Over the past few weeks, Jamie and I have been iterating over some design and functionality changes for our News Flash module, and I'm quite happy with what we came up with. The News Flash module can now be targeted across specific content delivery groups, such as "English only" or "French only" news flashes. This will definitely make it easy for our customers to produce targetted messages to their visitors.
Nearly all industries can benefit from messaging delivered to their website visitors in bite-sized chunks. It's a quick way to disseminate important, up to the minute information about changes to the company's offerings.
Last week, I had the pleasure of doing Tech Talk at the Cambridge Chamber of Commerce with Greg Durocher. We talked about the new website we developed for the Cambridge Chamber. You can view the new website at cambridgechamber.com.
Music has always been a constant part of my life. I was in school and church choirs growing up, I was in both the symphonic band and jazz band in high school, and my post secondary education was in Applied Music where my instrument of choice was the trumpet. I am very open minded with music and I truly appreciate many different genres.
Here at REM I am allowed to listen to music and I love that. There are certain types of music that I can't listen to at work as they are too distracting but there is some music that I can listen to and it doesn't interfere with my work. One of my favourite artists is Loreena McKennitt. Her music is incredible. It is thoughtful, intelligent, complex and layered. It is beautiful and interesting. I listen to her music quite regularly at work as I am completing different tasks.
I was first introduced to her music when I was working at a retail store in downtown Stratford, Ontario during high school. At that time I only 'kind of' liked her music. It wasn't until I hit college and I began to listen to her music while I was studying that I learned to appreciate it and love it.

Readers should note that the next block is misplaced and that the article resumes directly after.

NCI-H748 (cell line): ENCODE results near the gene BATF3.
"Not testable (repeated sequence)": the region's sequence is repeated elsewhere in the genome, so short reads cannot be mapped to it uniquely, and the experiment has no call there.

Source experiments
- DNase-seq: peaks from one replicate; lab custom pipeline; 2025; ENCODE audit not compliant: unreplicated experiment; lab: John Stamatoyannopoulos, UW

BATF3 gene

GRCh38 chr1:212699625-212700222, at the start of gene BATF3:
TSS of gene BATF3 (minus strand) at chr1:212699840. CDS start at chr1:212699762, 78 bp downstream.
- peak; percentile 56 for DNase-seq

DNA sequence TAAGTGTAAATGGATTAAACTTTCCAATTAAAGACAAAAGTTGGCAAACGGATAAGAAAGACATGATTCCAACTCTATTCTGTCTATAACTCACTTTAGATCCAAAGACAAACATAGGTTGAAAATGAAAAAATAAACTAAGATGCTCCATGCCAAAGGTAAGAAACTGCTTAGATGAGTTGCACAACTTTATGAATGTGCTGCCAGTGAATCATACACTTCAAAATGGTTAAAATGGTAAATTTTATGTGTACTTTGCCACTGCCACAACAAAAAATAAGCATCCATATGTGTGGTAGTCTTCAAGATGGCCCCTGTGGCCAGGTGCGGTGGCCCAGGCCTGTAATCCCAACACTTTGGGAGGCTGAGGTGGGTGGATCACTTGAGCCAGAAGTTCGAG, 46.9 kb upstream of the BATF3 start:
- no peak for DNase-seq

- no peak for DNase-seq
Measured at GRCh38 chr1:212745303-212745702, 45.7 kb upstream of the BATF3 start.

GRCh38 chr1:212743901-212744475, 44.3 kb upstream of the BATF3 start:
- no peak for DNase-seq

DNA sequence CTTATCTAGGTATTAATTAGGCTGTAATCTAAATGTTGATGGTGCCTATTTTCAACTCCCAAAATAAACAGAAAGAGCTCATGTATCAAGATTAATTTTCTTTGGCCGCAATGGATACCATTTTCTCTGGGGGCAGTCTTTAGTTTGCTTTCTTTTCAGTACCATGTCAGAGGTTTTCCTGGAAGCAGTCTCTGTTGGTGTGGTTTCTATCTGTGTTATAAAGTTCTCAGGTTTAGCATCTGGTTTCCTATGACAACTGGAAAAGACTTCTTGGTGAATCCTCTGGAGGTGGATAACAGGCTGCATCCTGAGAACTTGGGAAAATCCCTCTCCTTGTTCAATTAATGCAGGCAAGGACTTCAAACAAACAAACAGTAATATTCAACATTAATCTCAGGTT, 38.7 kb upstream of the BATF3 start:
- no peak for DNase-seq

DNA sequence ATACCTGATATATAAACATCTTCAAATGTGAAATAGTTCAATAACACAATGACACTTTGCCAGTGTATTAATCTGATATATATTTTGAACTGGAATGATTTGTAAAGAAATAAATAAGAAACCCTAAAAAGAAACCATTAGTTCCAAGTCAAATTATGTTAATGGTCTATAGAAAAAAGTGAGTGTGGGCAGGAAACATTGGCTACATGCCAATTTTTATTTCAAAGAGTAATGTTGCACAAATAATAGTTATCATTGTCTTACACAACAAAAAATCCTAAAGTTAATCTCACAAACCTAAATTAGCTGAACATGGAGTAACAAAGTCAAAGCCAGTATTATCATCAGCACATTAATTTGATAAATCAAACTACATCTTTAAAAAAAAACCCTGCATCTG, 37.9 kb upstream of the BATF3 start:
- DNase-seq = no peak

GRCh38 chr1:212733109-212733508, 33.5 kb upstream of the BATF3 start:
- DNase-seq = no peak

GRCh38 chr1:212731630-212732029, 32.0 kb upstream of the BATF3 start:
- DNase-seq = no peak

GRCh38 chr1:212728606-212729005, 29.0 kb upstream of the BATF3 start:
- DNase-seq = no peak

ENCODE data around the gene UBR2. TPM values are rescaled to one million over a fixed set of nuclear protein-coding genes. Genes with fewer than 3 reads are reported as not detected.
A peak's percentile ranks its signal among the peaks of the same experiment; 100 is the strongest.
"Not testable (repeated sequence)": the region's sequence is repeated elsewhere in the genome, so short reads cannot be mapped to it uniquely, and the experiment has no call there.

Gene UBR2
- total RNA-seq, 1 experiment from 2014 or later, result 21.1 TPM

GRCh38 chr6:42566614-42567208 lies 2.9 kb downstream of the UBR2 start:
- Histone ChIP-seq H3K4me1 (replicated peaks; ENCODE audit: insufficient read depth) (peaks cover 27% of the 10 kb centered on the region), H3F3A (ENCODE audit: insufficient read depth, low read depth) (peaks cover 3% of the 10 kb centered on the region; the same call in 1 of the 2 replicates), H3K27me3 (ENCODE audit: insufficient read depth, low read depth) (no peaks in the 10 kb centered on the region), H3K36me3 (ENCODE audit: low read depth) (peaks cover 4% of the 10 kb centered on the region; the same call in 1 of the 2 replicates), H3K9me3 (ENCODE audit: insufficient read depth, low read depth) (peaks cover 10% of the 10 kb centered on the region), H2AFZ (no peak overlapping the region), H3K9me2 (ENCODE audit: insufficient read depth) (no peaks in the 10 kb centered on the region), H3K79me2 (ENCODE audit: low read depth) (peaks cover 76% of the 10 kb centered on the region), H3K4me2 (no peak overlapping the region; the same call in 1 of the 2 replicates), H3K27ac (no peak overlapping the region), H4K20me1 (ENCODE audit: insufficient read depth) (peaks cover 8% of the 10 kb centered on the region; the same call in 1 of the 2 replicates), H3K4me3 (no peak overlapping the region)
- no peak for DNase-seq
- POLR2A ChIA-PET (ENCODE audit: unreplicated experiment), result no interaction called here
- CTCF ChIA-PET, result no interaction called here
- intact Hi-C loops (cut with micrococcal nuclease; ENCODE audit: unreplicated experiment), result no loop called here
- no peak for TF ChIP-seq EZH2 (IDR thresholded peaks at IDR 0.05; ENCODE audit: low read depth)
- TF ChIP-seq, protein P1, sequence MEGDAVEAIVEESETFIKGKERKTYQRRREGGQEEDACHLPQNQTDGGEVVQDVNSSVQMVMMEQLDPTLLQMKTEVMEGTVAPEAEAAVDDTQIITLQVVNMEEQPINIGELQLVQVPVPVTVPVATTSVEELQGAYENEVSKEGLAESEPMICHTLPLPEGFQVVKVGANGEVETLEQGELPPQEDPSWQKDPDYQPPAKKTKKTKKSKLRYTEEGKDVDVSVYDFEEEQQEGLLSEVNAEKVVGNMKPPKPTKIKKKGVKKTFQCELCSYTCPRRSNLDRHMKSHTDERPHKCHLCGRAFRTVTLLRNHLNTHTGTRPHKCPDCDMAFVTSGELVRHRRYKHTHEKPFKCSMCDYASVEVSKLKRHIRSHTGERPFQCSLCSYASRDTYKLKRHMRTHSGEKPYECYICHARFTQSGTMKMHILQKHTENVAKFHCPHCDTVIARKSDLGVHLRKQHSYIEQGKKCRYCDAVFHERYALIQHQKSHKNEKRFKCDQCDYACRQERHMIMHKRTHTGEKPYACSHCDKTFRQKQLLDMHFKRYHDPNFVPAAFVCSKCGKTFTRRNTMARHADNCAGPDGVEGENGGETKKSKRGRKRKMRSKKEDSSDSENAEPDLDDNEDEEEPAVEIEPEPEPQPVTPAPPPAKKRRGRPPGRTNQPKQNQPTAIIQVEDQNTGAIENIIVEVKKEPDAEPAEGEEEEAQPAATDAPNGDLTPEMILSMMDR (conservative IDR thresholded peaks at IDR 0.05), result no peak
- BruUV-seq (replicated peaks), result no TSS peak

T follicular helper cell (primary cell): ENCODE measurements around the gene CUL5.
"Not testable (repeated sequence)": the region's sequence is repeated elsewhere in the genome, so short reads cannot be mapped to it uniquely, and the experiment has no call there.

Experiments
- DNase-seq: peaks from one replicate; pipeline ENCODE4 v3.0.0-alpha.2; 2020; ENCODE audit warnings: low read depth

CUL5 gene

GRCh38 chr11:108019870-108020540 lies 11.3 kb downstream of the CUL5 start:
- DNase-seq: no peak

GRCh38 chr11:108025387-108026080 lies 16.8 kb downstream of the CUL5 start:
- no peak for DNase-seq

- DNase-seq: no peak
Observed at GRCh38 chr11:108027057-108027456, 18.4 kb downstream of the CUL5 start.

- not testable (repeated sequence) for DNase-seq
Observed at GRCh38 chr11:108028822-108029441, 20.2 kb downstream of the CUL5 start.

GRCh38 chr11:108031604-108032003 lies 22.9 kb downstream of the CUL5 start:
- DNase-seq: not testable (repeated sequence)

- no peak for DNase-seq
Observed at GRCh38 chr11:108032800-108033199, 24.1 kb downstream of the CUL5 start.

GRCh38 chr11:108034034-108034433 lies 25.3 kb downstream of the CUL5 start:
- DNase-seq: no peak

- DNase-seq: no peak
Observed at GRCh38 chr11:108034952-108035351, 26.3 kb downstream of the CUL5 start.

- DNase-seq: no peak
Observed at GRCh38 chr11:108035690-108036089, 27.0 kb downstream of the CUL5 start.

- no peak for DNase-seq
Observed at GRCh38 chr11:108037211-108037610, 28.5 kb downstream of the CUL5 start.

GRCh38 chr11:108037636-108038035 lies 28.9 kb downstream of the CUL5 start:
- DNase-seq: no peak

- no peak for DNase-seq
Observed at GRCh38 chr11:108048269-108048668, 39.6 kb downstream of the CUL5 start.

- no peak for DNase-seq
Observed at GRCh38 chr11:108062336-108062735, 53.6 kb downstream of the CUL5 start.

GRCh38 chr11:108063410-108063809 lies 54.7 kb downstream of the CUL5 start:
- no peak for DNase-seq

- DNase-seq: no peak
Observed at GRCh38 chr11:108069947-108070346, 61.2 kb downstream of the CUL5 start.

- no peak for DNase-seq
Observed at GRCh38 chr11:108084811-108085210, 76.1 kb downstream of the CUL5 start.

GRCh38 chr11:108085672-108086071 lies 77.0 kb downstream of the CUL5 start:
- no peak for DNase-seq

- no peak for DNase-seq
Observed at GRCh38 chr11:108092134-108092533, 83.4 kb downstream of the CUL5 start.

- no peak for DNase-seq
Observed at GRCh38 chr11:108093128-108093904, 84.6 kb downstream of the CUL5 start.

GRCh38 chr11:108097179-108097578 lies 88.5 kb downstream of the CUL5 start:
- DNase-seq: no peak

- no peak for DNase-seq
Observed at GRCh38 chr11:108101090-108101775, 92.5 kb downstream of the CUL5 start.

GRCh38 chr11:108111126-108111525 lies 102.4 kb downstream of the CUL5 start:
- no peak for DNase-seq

If you ever walk past my office and see me with my headphones on, there is a very good chance that I am listening to Loreena McKennitt. If not her, then maybe Jann Arden or Eric Clapton or Pink or Harry Connick Jr (his Christmas music) or Great Big Sea or Conway Twitty or Led Zeppelin or Staind or Classified or Sarah Harmer ...
Domain names (like logos) are a very important part of your corporate branding and overall website presence. So what happens when a competitor or just some independent business/individual decides to purchase a domain name using your corporate/business name?
Without getting into the legalities of it (I am by NO means a lawyer!) I can tell you in regards to .coms, .nets, etc. it is very difficult to do anything about it especially if the domain name is somewhat generic or describes a business/service (I.E. – ultimatelawnsevice.com). However, if it is an obvious that it is an attempt to deflect business away from you, you can make a claim through a mediation service like WIPO. It will take time, energy and money to do so with no guarantees so it is up to you to decide if it is worth it.
If you own a Canadian business and the domain name you want is a .ca, you’re in luck. CIRA (The Canadian Internet Registry Authority) actively helps business with such resolutions. As stated on their website:
CIRA's dispute resolution process is a mechanism through which individuals and businesses that meet CIRA's Canadian Presence Requirements can obtain quick, out-of-court arbitrations at relatively low cost for clear-cut cases of bad faith registration of .CA domain names.
CIRA established this process to provide an alternative mechanism to that of the court system for those seeking to obtain the transfer or cancellation of .CA domain names they believe were registered in bad faith by other parties.